APS Physics Club Receives A New Collection
The APS has received the papers of physicist Freeman Dyson (APS 1976). In May 2019, Curator of Manuscripts Charles Greifenstein visited Dyson at the Institute for Advanced Study in Princeton and retrieved his papers for deposition.
The collection covers the large range of Dyson’s interests in areas such as quantum physics, technology, space travel and space science, nuclear energy, mathematics, philosophy, evolution, genetics and, controversially, climate change (he believes the science is correct, but he thinks the models that predict effects of change as they exist now aren’t reliable).
To summarize the career of one of the most wide-ranging intellectuals of the last 100 years is impossible in a blog post, but perhaps a look at a few items in the papers will get us along the way.
Dyson has admitted he was lucky to be living in a time of great developments in physics and mathematics. One such moment was when he was the first to see the utility of newly-developed Feynman Diagrams, which allowed for a much clearer way to explain quantum electrodynamics, a field which seeks to explain the interaction of light and matter. Robert Oppenheimer had to be convinced that Dyson was right. In a note (pictured) sent to Oppenheimer, Dyson explained himself effectively, prompting Oppenheimer to reply “Nolo contendere.” Oppenheimer was sufficiently impressed to offer Dyson a permanent position at the Institute for Advanced Study.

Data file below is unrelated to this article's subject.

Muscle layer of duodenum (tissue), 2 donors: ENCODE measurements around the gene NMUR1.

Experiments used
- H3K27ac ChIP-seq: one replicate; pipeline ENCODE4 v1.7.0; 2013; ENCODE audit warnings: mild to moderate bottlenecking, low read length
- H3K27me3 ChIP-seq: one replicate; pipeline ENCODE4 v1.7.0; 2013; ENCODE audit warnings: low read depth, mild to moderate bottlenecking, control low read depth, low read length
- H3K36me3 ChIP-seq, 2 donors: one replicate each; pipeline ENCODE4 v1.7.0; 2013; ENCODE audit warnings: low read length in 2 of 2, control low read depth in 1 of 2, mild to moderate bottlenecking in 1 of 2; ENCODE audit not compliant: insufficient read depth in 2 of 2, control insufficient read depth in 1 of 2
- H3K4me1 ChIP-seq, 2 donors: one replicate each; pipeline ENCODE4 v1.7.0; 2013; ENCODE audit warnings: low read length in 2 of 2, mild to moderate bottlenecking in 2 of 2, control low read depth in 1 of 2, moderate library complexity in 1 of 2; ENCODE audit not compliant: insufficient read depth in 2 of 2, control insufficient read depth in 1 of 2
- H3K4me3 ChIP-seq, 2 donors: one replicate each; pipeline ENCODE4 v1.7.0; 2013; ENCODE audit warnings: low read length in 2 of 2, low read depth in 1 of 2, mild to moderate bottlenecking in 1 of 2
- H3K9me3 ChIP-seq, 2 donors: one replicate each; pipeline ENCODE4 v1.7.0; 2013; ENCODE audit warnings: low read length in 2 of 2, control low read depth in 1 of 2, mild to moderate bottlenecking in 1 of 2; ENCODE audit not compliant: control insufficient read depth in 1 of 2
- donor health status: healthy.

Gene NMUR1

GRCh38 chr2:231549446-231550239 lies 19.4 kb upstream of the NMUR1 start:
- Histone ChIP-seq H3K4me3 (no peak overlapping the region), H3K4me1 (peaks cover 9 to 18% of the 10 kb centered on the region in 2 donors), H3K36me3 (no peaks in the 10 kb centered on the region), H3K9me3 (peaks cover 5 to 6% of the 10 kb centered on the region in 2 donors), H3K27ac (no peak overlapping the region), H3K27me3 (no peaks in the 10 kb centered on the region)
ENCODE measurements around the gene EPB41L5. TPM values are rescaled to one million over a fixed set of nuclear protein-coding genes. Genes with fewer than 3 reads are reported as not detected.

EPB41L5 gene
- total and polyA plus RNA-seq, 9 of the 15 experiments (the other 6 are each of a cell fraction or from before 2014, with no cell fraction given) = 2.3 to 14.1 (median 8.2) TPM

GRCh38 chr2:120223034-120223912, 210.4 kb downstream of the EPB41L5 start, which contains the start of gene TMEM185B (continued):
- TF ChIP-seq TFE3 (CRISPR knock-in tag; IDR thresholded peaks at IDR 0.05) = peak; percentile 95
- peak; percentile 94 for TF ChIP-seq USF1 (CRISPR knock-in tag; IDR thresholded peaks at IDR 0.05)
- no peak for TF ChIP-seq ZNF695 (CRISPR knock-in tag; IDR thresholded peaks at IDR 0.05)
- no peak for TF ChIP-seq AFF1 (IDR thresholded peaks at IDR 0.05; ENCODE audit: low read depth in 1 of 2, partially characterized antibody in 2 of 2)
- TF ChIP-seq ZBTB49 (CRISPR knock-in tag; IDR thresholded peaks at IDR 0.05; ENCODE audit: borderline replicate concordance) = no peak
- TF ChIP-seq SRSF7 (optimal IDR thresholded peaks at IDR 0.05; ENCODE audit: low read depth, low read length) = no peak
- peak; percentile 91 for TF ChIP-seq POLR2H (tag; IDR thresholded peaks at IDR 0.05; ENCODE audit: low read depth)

The papers include carbon copies of letters Dyson wrote to his family. These letters, beginning in the 1940’s, show even then his gifts as a writer and form an important part of his book, Maker of Patterns: An Autobiography Through Letters, published in 2018.
Perhaps his best known book is Disturbing the Universe, which examines his intellectual growth, his engagement with ideas and moral dilemmas, and his encounters with some of the pivotal figures in science. The papers have the original draft of Disturbing the Universe. The book is to help “unscientific people” understand science and technology, but
“If you find it merely amusing or bewildering, it has failed in its purpose. But if you find none of it amusing or bewildering, it has failed even more completely. It is characteristic of all deep human problems that they are not to [be] apprehended without some humor and some bewilderment. Science is no exception.”
Unrevised, save for the missing “be,” the last two sentences appear in the published version.
Once processed, the Dyson Papers will provide many avenues of inquiry for researchers to pursue.